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With US demand for Kiwifruit on the rise, the US market holds significant growth potential for New Zealand Kiwifruit exporters, however an ongoing focus on consumer education and development of value-added products will be required if  New Zealand is to fully capitalise on this opportunity, according to California based RaboResearch senior analyst Roland Fumasi. 

Presenting to Kiwifruit growers across New Zealand via a recent webinar, Mr Fumasi said that while Kiwifruit was not yet a “big deal” in the US market, demand for the product was undoubtedly shifting in the right direction. 

“At a quarter of a kilogram per capita each year, Kiwifruit consumption in the US falls a long way behind some of the more popular fruits like strawberries which are at close to four kilograms per capita each year,” he said. 

“However, we have seen good growth in Kiwifruit consumption in recent years and it is now one of the more rapidly-growing products in the US fruit and nut space.” 

Fumasi said there were number of factors driving increased demand, including greater awareness of the health benefits of Kiwifruit and the emergence of the Kiwifruit gold variety. 

“The healthfulness of Kiwifruit is off-the-charts and is a major factor in growing demand over recent years, particularly among households with more disposable income. We’ve also seen good growth in sales of gold Kiwifruit, with the sweeter flavour proving a hit with many consumers. Another factor in its popularity is it’s more ready to eat when you buy it and provides a more consistent eating experience,” he said. 

“Another factor in growing demand is the fact that the product is supplied to the US market 52 weeks of the year, which helps consumers to establish a regular consumption pattern.” 

Fumasi said New Zealand Kiwifruit exports played a vital role in ensuring year-round supply of Kiwifruit to the US market and that the high quality of New Zealand Kiwifruit had helped establish a price premium for NZ product.  

“During the early and late months of the year, the US market is reliant on domestic Kiwifruit production – which comes almost exclusively from California – and imported Kiwifruit from Italy. However, from April through to October the market is dominated by fruit supplied from New Zealand and Chile,” he said. 

“After losing some ground in 2012 and 2013, we’ve seen sales of New Zealand Kiwifruit into the US trending upward and, during this period, New Zealand product has been able to maintain a clear price premium over Kiwifruit sourced from elsewhere.” 

Capitalising on the US opportunity 

To maintain a price premium and grow market share, Fumasi said the New Zealand Kiwifruit industry would need to continue supplying exceptionally highquality product while also exploring additional consumer education and valueadded opportunities. 

“Consistency of eating experience has been a challenge for Kiwifruit over the years, as sometimes consumers biting into a Kiwifruit a little too early can get a very sour eating experience,” he said. 

“The gold cultivar helps, because it does provide more consistency, however I think more education is required to improve US consumer understanding of when a Kiwifruit is ripe to eat and to highlight all of its great health benefits. I like the idea of point of purchase education because it captures the consumers attention right there when they’re thinking Kiwifruit and gets US customers cutting into a Kiwifruit when it’s ready to eat.”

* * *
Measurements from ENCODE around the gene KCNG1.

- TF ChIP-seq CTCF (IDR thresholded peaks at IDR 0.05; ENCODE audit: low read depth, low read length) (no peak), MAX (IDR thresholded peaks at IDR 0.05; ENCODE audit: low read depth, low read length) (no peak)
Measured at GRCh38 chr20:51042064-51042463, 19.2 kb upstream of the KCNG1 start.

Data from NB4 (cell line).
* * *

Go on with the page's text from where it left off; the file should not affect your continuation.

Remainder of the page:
A further factor to consider, according to Fumasi, is what more can be done to increase the convenience of the product. 

“While most would consider Kiwifruit to be relatively convenient, it’s not as convenient as some of the fruit it competes against, like blueberries or blackberries, and this is significant given convenience is so important for today’s younger consumers,” he said. 

“To the younger generation, especially those who always have a mobile device in one hand, it’s a lot easier to throw a couple of blueberries in your mouth than to scoop Kiwifruit with a spoon.” 

To address this, Fumasi said the industry would be wise to think about what value-added opportunities were available that could add a higher level of convenience. 

“For example, I’ve seen some retailers starting to combine pre-sliced or prechunked Kiwifruit together with other fruits such as mixed berries or table grapes and I think there is value in exploring how Kiwifruit can find its way into mixes of products that add a level of convenience,” he said.   

“Ideas in this space may also lead to cross-promotional opportunities, so, for example, maybe a large Kiwifruit marketer and a large berry marketer join forces to really push the narrative around mixing these fruits and potentially expand consumption of both categories.” 

Organic potential 

Despite lower growth in US organic food sales in recent years, Fumasi said the organic market was a further market which held great growth potential for New Zealand Kiwifruit. 

“Whilst surpassing USD 46 billion of sales in 2018, growth in retail value of organic food sales in the US has moderated to six per cent over the past two years, in comparison to 10 per cent between 2010 and 2016,” he said. 

“However, I still see plenty of potential for increased sales of organic Kiwifruit as the reported volumes of organic Kiwifruit are currently really low and increased supply in the short run will not outstrip demand.”

Glenn Baker

Glenn is a professional writer/editor with 50-plus years’ experience across radio, television and magazine publishing.


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